Hmmm, must be Homo sapiens since that species only has two observations on iNat.
Joking aside, I think the rarest species I’ve seen in the wild is the Snapping Turtle, which is at risk of becoming endangered where I live (Southern Ontario, Canada).
Mine would probably be Nordmann’s Greenshank, a vagrant bird that turned up in Cairns, Australia. The estimated global population is 1200-2000 birds. Looking at the observations, quite a few people have seen this same individual.
If I set my filters to show “Threatened” (which includes all higher IUCN categories as well), that helps me to narrow it down. I find that this Hawaiian Goose is marked with a red oval bearing the letters “CR”, which means Critically Endangered. I would surmise that a Critically Endangered species is rarer than those of lower conservation concern.
Yes, I did go looking for it; it was the reason I visited Hawaii Volcanoes National Park.
I have just returned from a biodiversity survey on Mt Gorongosa in Mozambique and I found specimens of an as yet undescribed species of Justicia (Acanthaceae). I had first found this plant in 2007 in the same location but there was not enough material to formally describe it. In the 15 years between the (only) two recordings of this plant the deforestation on Mt Gorongosa has dramatically increased and I never expected the area where I had found it to still exist. Fortunately the patch where I found it is apparently too steep to clear and use so at least that fragment is still intact. I only saw about 4 or 5 plants in 2007 and saw less than a dozen plants this time. Even if there are more, the forest where it grows is now so fragmented that edge effects and disturbance alone are a major threat and of course the last remaining patches could still well be cleared in the near future. The species is now at a high risk of becoming extinct before we even have a chance to formally describe it so this must likely be the rarest plant I have ever seen.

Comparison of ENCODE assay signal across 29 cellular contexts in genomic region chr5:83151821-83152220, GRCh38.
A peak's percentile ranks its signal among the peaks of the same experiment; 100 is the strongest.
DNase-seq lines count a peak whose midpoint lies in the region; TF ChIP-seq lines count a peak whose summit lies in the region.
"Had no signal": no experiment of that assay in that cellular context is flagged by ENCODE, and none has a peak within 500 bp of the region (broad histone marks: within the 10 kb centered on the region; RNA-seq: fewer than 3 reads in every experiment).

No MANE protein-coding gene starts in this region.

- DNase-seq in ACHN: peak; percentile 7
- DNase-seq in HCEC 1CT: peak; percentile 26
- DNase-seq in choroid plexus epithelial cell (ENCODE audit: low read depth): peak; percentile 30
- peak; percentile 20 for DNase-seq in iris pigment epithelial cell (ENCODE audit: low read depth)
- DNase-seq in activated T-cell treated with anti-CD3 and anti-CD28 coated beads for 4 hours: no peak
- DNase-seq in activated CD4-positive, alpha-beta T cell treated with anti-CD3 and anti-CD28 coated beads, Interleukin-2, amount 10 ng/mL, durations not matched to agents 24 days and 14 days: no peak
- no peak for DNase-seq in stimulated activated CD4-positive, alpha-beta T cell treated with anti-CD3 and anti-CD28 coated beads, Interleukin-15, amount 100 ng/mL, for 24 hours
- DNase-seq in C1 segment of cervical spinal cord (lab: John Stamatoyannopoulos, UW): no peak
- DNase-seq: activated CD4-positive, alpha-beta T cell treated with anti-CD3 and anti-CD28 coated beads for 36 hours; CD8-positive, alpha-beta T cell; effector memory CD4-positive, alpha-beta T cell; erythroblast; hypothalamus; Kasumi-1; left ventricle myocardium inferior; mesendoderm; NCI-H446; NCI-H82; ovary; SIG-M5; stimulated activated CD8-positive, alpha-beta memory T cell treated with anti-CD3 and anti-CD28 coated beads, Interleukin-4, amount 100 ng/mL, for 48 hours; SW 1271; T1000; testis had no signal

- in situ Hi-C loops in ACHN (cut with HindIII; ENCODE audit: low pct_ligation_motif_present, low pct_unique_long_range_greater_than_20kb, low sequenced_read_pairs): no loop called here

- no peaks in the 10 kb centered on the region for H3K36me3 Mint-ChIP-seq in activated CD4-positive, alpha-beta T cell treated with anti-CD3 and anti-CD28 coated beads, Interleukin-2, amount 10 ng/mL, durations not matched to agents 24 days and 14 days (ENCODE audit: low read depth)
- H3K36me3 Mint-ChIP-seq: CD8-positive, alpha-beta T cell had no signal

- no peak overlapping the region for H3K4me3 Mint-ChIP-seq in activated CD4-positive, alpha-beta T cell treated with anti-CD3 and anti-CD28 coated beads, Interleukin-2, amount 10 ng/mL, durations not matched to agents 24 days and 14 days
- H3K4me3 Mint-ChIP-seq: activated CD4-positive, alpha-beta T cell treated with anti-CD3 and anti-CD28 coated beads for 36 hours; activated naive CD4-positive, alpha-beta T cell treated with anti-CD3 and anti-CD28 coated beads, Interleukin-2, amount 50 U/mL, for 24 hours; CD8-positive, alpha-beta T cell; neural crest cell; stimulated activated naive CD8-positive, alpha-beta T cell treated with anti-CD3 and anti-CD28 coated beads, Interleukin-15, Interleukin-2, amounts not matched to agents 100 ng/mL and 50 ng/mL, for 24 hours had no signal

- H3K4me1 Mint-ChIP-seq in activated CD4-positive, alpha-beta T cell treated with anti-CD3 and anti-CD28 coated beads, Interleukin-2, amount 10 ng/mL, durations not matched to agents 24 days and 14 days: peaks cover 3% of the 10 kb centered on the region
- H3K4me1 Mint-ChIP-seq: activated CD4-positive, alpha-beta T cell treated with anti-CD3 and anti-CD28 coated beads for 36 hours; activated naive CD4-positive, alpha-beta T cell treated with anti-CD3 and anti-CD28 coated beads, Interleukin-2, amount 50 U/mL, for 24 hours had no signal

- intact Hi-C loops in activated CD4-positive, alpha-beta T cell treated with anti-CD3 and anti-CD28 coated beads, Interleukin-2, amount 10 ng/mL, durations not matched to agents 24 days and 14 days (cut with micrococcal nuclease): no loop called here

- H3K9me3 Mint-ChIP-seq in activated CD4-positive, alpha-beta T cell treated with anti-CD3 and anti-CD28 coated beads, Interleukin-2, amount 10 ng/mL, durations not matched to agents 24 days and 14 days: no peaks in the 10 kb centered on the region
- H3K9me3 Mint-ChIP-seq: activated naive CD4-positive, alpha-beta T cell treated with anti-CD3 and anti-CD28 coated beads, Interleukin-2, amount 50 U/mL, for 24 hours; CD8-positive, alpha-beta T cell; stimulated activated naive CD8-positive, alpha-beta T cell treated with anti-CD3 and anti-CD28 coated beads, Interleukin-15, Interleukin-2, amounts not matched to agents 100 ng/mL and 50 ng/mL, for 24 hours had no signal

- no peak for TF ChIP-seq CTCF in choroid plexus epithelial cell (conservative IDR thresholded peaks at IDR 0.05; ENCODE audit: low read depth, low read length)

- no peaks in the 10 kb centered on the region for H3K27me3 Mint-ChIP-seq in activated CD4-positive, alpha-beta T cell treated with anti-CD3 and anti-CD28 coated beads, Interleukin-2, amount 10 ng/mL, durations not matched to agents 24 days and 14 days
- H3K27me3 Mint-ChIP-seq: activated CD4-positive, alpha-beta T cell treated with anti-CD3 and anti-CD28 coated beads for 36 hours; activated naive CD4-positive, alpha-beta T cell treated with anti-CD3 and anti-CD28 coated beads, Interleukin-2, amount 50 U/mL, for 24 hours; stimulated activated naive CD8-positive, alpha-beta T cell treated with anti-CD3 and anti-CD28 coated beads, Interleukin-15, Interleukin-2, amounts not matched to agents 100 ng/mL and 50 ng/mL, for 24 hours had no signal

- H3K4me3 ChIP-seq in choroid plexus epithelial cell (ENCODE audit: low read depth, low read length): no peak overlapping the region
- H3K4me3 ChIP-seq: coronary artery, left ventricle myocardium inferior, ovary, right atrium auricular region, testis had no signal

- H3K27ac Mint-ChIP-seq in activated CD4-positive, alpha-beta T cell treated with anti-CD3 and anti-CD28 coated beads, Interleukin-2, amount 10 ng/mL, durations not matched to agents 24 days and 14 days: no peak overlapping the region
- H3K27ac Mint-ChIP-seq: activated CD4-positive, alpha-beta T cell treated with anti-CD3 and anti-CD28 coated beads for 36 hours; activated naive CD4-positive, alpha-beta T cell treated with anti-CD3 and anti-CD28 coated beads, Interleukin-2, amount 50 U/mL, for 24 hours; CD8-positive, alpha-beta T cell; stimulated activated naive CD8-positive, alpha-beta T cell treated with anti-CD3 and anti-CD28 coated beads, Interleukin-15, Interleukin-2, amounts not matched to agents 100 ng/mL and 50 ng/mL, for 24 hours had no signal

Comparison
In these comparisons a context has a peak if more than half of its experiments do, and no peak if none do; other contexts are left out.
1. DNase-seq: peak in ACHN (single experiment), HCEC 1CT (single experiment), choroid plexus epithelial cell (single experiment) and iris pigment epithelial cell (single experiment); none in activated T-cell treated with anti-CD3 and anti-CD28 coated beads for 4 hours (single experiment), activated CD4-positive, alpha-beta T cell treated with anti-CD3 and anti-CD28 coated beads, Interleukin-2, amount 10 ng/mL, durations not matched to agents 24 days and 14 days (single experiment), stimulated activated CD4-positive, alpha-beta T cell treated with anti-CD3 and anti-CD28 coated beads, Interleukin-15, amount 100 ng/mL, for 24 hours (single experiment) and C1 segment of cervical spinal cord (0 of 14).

Greetings, Bart Wursten